Remember when gangsta rap was being decried as the most violent and degenerate form of music ever created? When even the President of the United States was pressuring Warner Brothers to pull Ice T's "Cop Killer"? In 1994, Spin magazine's Eric Weisbard made an excellent point about that hoopla.
MTV was playing a heavily censored version of Warren G's "Regulate," with awkward silences in place of its gun references. "At the same time, in light rotation, Johnny Cash is allowed to offer up the far more explicitly murderous 'Delia's Gone' in its entirety," Weisbard noted. Nearly 40 years earlier, Cash had delivered a classic, in which brags he "shot a man in Reno just to watch him die," but the world wasn't ready to hear about Warren G cruising the streets of Long Beach with "sixteen in the clip and one in the hole." Weisbard concluded: "White music is allowed significant artistic leeway."
This comparison came to mind upon hearing "Pistol Packin," from Gangstagrass, a Brooklyn-based collective that tries to bridge the seemingly sizable gap between hip hop and country, with MCs rhyming over live bluegrass musicians. The song's most bad-ass lyrics come from the chorus: "The hold-up men all know me, and they sure leave me be / I'm a pistol-packin' papa, and I ramble where I please." Those words come not from either of the rappers but from a sample of a 1930 recording from the yodeling "father of country," Jimmie Rodgers.
In both pre-Nashville country and modern-day hip hop, "there are a lot of songs about outlaws, being on the run, hard times and heartbreak," says Rench, the producer behind Gangstagrass. "There is a different language, but there are stories from country [songs] that would fit perfectly in hip hop."
"And both have a strong improvisational basis," adds Rench. "We show that onstage with one MC freestyling and my banjo player going off."
Rench has always had a foot in both worlds. Growing up in Southern California, he and his friends would set down cardboard to breakdance to Run DMC on the playground — but when he went home, his Oklahoma-born father had Cash, George Jones and Willie Nelson on the stereo.
When he made it to Brooklyn and began producing rap and trip-hop acts, Rench would insert loops of steel guitars and banjos into tracks. "Those instruments are very rhythmic, because bluegrass traditionally doesn't have drums," he says. The reaction to his mash-ups was strong enough that he recruited a few musicians from New York City's roots scene to record with his hip-hop collaborators.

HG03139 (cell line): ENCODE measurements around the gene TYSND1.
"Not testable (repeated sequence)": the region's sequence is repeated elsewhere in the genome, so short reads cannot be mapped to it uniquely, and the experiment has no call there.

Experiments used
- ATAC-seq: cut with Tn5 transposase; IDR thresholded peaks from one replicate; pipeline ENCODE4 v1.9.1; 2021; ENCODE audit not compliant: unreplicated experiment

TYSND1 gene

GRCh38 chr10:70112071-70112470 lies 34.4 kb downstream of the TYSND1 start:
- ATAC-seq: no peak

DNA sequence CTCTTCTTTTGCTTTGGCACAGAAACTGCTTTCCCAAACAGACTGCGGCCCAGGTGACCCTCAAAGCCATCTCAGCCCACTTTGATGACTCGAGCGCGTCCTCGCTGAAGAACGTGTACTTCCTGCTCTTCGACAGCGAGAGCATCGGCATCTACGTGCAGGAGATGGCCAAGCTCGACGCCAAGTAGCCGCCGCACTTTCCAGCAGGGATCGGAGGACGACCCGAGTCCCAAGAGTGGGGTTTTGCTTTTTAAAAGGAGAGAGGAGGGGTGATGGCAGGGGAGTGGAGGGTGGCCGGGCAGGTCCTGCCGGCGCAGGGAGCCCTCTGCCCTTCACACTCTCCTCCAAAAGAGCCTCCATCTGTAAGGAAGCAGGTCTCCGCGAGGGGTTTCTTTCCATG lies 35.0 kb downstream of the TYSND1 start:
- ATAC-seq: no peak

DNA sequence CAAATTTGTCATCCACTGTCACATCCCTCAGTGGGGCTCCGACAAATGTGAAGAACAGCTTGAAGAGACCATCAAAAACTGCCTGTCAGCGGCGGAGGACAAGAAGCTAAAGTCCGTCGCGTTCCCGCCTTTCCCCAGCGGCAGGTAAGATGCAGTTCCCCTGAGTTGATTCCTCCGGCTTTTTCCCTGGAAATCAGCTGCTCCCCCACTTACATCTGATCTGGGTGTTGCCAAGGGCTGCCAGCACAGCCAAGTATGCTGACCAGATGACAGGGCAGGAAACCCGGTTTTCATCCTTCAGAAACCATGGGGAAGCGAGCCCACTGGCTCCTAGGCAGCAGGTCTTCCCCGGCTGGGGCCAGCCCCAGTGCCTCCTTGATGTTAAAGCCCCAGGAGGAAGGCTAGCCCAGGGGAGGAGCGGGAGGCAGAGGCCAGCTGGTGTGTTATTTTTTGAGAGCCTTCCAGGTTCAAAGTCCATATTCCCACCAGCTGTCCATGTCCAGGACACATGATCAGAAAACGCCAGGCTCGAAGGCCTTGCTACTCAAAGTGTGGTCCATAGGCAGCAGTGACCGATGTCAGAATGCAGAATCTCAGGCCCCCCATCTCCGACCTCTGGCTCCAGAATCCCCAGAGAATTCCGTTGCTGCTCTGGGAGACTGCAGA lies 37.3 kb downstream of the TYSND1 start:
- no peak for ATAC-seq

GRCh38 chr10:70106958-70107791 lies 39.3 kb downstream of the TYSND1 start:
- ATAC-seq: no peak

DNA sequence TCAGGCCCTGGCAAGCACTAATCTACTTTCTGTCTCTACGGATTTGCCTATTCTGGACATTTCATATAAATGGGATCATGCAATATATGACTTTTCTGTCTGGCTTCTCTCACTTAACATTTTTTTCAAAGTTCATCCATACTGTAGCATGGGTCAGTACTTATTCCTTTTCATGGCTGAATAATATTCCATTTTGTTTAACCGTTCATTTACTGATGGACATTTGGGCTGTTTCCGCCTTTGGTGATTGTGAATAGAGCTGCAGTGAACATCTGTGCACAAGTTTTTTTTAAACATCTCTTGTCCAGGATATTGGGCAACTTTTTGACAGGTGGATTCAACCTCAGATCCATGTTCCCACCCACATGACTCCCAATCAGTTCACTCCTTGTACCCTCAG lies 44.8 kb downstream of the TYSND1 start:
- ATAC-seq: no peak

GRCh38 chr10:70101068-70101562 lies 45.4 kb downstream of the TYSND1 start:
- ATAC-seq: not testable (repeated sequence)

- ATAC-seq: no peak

Ganstagrass's first proper album, 2010's Lightning on the Strings, Thunder on the Mic, featured one rapper, T.O.N.E.-z, while last year's groan-inducingly titled Rappalachia expanded the concept to several MCs, including the legendary Kool Keith. The band hit pay dirt when its "Long Hard Times to Come" was selected as the theme to FX's Elmore Leonard-inspired neo-western Justified.
The project has only Rench as a permanent presence. For the current tour, he recruited rappers R-SON and Dolio the Sleuth, along with the less colorfully named Dan Whitener on banjo, Jon Westover on fiddle and Landry McMeans on dobro.
Zig-zagging from the country enclaves of Kentucky and Tennessee to the mean streets of New York and Philadelphia, the sextet plays to all kinds of audiences.
"The hip-hop crowds have been harder to reach because all the hip-hop cats have an opinion of what hip hop is supposed to be, and it probably isn't us," says R-SON. "But when my man breaks out that fiddle, they recognize what he does is dope. Any true hip-hopper will realize what's dope is dope. A dope ballerina is a dope ballerina. A dope pianist is a dope pianist. A dope MC is a dope MC, and a dope fiddler is a dope fiddler."
He adds that both genres "are communal music, of average people getting together to talk about what their lives are like. They're both people's music."
Still, Rench says the audiences of the two art forms are polarized. "It's like North versus South and urban versus rural and red states versus blue states. Hip hop versus country is the same thing, and it doesn't help that there are different radio stations and different charts for both."
"People have this impression of the two Americas, and you can't be in the middle," he adds. "My goal for Gangstagrass is to make good music and have fun, but if we can bring people together, that's all the better."